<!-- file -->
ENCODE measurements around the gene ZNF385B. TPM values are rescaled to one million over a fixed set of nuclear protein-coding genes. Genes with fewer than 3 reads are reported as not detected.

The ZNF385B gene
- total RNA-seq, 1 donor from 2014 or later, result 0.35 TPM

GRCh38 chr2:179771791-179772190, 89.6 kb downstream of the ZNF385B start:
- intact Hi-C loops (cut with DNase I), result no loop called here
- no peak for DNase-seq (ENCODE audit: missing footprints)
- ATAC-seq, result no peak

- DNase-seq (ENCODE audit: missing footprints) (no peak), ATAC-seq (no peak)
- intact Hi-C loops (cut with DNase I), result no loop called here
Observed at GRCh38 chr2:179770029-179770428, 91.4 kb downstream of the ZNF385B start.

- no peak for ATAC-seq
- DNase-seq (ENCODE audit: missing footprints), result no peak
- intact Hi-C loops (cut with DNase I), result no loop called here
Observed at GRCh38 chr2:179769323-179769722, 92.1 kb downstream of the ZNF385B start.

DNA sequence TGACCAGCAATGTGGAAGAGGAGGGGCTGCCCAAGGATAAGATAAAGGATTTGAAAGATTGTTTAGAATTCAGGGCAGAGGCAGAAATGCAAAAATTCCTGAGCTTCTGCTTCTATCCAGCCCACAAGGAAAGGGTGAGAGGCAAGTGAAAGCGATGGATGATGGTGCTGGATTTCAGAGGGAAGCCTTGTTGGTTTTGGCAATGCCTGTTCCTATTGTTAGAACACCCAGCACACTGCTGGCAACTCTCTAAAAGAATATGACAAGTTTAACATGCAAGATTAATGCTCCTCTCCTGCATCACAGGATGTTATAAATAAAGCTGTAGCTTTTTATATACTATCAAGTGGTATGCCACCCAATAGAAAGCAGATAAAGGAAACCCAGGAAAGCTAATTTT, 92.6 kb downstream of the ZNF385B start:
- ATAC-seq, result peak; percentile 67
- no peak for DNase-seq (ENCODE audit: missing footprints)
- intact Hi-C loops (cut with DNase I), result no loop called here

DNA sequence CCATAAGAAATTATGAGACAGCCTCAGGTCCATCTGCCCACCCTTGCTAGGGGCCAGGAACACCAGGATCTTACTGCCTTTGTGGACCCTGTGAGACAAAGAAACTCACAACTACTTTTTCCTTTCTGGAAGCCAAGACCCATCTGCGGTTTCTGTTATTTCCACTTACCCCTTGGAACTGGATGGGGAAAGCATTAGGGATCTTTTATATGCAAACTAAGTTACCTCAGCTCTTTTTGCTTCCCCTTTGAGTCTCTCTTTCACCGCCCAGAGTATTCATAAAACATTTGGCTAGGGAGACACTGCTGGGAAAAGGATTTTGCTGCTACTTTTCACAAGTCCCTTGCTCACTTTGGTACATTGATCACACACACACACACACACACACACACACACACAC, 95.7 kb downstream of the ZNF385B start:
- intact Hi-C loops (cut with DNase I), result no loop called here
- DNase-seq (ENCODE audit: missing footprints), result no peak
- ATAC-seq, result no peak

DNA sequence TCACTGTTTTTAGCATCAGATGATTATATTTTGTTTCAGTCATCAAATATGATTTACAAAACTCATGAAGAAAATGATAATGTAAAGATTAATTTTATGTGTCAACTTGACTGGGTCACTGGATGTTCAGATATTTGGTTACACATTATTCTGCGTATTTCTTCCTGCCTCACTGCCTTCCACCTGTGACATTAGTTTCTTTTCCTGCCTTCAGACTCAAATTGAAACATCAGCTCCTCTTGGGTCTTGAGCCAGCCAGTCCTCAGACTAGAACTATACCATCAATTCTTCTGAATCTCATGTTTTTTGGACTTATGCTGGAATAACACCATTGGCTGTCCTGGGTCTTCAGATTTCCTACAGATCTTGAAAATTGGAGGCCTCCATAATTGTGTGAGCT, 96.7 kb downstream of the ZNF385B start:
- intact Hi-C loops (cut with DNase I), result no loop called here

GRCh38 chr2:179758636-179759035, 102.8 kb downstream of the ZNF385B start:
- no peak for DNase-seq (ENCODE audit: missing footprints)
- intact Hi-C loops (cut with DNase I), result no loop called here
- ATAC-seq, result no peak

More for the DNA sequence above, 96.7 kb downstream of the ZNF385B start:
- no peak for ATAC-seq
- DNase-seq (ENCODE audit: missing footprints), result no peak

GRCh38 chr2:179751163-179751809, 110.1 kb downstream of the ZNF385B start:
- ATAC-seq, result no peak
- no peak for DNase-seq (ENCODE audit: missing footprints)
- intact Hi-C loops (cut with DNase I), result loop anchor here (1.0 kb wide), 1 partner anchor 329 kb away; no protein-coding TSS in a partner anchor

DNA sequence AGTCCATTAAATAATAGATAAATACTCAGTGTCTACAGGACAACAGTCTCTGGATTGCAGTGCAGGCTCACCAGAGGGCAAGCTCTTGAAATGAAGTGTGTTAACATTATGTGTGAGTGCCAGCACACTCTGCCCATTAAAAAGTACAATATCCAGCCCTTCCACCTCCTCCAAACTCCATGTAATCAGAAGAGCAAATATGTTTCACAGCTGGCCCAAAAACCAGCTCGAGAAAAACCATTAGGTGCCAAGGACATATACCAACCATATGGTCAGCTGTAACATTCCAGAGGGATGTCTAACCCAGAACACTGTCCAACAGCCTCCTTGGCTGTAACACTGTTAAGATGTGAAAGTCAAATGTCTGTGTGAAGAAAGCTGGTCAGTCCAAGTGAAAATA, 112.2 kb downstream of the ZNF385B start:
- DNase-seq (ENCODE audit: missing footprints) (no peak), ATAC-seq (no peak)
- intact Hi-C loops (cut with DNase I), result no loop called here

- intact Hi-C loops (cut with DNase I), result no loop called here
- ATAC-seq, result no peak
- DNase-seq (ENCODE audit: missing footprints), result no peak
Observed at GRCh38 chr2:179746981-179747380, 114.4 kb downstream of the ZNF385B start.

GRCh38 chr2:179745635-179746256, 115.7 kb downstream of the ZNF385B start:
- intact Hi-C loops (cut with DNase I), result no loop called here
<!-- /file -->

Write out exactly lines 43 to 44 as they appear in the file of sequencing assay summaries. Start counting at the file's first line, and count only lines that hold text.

GRCh38 chr2:179745635-179746256, 115.7 kb downstream of the ZNF385B start:
- intact Hi-C loops (cut with DNase I), result no loop called here